I’ve been meaning to pick up Richard Dawkins’ infamous book, The God Delusion, for quite some time; I just haven’t had the chance. Now, more than ever, I think I will pick it up. Just a couple of days ago a friend of mine, Jonathan, wrote a blog titled Conceding Dawkins. In that blog, Jonathan posted several quotes by Richard Dawkins that gave me a bit of insight into what Dawkins thinks of faith. Furthermore, Dawkins was quoted as saying that the more you understand the significance of evolution, the more you are pushed towards atheism. Additionally, Dawkins is also quoted as saying that "even mild and moderate religion helps to provide the climate of faith in which extremism naturally flourishes."

Now, I’ve always been a believer in religious freedom, in people having the right to believe what they believe without fear of repercussion. That said, I absolutely cannot stand it when non-theists (and theists, for that matter) say things regarding belief in God that are incredibly false. As I’m sure you can guess, Dawkins has done this, and I intend to point it out.

First up is a quote by Mr. Dawkins wherein he claims a case for ones beliefs does not have to be made:

“Christianity, just as much as Islam, teaches children that unquestioned faith is a virtue. You don't have to make the case for what you believe.”

While it is indeed virtuous to have faith without evidence, belief in God and Jesus Christ is not dependent upon it. It is actually demanded that we test everything (1 Thessalonians 5:21). As for making a case for what we believe, this too is a staple of the Christian faith. 1 Peter 3:15 tells us to always be ready to defend our beliefs and 2 Corinthians 10:3-5 says we are to cast down arguments. Mr. Dawkins’ assertions on this topic are in fact unfounded.

Next, Mr. Dawkins asserts that an understanding of evolution would naturally push one towards an atheist view. What I find hard to believe is that such a reasonable scholar of science would come to such a conclusion. The truth is, evolution (and science, in general) is neither theistic nor atheistic. And neither is there definitive proof through evolution that would push one towards atheism. The evidence simply does not exist. Mr. Dawkins, being the good scientist, has failed to check his metaphysical baggage at the door. And the truth is that none of us properly check our metaphysical beliefs at the door. We all carry with us something that prevents us from totally unbiased and rational decisions, whether it is metaphysical assumptions, experiences, or something else. What this means is that the purveyor of rationale and logic is himself, like he claims theists to be, somewhat deluded.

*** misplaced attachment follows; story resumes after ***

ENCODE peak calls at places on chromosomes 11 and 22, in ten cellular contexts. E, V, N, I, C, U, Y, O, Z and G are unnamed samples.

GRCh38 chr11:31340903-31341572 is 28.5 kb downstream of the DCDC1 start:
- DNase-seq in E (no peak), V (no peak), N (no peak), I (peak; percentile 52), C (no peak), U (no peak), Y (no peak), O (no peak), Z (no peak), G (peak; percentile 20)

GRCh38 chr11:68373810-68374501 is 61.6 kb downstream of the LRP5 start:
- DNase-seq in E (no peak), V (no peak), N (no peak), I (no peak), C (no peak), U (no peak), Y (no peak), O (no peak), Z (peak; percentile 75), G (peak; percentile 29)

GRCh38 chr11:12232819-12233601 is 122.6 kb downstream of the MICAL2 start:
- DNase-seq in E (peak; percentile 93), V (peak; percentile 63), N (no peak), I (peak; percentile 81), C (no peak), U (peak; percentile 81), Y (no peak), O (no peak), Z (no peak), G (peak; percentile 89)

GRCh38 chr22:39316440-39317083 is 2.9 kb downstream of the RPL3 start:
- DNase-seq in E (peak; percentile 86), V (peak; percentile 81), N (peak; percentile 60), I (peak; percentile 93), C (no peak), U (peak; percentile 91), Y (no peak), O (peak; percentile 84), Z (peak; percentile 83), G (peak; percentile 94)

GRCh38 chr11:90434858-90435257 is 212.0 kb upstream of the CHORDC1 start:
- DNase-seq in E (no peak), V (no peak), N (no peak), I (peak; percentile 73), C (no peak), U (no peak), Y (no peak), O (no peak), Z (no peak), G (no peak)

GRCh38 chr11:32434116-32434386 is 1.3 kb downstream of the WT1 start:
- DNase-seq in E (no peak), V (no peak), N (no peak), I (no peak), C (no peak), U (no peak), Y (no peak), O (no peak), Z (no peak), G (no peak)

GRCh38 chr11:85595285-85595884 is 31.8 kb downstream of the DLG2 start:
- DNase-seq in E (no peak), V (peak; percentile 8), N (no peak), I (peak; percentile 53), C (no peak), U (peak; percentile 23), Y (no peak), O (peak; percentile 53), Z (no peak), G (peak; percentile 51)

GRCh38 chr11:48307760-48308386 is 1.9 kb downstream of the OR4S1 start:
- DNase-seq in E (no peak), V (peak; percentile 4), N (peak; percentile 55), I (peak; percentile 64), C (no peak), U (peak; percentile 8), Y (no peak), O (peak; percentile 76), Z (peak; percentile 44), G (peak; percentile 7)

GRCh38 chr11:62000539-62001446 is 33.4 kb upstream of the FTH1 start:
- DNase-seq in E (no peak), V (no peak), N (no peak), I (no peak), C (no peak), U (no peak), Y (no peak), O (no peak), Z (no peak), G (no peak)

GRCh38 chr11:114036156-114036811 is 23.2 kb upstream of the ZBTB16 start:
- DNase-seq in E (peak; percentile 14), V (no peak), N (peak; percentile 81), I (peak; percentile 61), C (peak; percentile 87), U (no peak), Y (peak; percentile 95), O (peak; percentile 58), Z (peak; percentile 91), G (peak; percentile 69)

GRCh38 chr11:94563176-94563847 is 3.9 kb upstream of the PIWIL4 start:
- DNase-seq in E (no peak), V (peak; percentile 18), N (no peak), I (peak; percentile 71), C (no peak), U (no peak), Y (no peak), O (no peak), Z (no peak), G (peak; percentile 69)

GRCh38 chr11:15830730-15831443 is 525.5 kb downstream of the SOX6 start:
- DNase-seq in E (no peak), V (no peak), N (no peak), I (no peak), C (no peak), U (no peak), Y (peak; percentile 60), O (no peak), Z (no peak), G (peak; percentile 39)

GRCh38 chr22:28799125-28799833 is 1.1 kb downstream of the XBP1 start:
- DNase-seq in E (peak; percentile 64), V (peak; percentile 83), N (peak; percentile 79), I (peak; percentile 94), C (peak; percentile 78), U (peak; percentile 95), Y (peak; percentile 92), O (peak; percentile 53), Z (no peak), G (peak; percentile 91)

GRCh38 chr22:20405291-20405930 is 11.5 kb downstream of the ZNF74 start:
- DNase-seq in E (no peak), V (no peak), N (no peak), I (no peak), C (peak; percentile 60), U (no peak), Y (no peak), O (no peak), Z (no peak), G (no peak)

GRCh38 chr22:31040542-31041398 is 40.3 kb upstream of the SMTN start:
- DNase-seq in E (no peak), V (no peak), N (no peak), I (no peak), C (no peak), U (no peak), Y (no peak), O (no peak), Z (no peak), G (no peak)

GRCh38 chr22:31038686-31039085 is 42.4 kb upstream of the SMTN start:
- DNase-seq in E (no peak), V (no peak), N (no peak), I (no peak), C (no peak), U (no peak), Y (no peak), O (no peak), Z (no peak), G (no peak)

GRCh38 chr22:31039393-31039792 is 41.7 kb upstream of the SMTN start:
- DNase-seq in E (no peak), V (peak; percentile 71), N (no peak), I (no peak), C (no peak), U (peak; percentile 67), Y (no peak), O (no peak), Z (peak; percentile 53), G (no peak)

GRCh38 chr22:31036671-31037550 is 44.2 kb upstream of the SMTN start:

And finally, "even mild and moderate religion helps to provide the climate of faith in which extremism naturally flourishes." If religious wars rage because varying faiths believe each other to have caused some wrong to occur, then how are Dawkins and the new atheists any different? Don't they "wage war" on Christianity (mostly) because they feel we've done some wrong in the world? Don't they believe Christianity to be nothing more than a delusion? Aren't their atheist beliefs lacking in true reason and logic, as they so adamantly claim ours are? The only difference between them and other extremists is that they don't brandish weapons and actively hunt down theists. But then again, there is always a time before fanaticism occurs.

I am by no means implying that atheism will evolve to an extremist position like those of terrorists. But the issue isn't about what I believe can happen, but what Dawkins believes can happen. And if he believes that the moderately religious can eventually evolve into fanatics, then surely it follows likewise for the moderately irreligious. We are all subject to our own bodily desires and emotions, previous experiences and metaphysical assumptions. These things help shape us and bring us to our ultimate positions and stances. The irreligious are no different.

It is through these emotions, experiences, and metaphysical assumptions that Mr. Dawkins comes to the conclusions he does (as seen within this blog). Mr. Dawkins has fallen prey to false reasoning. And by the false reasoning that leads Mr. Dawkins to atheism, he may himself become susceptible to that which he fears can/does eventually happen to religious moderates.

This is not limited to Mr. Dawkins. Any and all who claim a logical and rational position and bring to the table their emotions, experiences, and metaphysical assumptions are all guilty of false reasoning.

Thursday, February 12, 2009

Action Needed!